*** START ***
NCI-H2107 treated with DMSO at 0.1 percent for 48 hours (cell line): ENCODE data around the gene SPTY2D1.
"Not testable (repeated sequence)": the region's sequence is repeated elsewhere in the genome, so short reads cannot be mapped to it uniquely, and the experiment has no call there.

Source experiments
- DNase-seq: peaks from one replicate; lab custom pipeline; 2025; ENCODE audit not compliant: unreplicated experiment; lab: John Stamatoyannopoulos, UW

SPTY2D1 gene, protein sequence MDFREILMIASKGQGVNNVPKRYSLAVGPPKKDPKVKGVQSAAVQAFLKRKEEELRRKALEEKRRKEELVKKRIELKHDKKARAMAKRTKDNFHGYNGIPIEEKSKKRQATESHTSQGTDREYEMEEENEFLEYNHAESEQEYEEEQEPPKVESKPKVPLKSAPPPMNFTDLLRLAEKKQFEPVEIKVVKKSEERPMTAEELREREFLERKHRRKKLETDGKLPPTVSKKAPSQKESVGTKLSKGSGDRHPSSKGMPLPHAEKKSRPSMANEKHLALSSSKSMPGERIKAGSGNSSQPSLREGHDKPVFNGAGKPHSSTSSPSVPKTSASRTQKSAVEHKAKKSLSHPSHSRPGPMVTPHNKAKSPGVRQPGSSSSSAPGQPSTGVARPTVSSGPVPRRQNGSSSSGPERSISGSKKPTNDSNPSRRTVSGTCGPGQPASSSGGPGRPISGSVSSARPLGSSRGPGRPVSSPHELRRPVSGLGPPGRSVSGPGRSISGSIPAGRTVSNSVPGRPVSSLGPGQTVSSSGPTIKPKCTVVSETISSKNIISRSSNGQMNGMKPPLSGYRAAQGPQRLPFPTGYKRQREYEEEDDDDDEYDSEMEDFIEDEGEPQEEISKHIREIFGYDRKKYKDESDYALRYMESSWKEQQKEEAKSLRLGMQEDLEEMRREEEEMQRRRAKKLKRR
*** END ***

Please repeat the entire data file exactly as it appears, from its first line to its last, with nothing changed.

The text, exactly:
NCI-H2107 treated with DMSO at 0.1 percent for 48 hours (cell line): ENCODE data around the gene SPTY2D1.
"Not testable (repeated sequence)": the region's sequence is repeated elsewhere in the genome, so short reads cannot be mapped to it uniquely, and the experiment has no call there.

Source experiments
- DNase-seq: peaks from one replicate; lab custom pipeline; 2025; ENCODE audit not compliant: unreplicated experiment; lab: John Stamatoyannopoulos, UW

SPTY2D1 gene, protein sequence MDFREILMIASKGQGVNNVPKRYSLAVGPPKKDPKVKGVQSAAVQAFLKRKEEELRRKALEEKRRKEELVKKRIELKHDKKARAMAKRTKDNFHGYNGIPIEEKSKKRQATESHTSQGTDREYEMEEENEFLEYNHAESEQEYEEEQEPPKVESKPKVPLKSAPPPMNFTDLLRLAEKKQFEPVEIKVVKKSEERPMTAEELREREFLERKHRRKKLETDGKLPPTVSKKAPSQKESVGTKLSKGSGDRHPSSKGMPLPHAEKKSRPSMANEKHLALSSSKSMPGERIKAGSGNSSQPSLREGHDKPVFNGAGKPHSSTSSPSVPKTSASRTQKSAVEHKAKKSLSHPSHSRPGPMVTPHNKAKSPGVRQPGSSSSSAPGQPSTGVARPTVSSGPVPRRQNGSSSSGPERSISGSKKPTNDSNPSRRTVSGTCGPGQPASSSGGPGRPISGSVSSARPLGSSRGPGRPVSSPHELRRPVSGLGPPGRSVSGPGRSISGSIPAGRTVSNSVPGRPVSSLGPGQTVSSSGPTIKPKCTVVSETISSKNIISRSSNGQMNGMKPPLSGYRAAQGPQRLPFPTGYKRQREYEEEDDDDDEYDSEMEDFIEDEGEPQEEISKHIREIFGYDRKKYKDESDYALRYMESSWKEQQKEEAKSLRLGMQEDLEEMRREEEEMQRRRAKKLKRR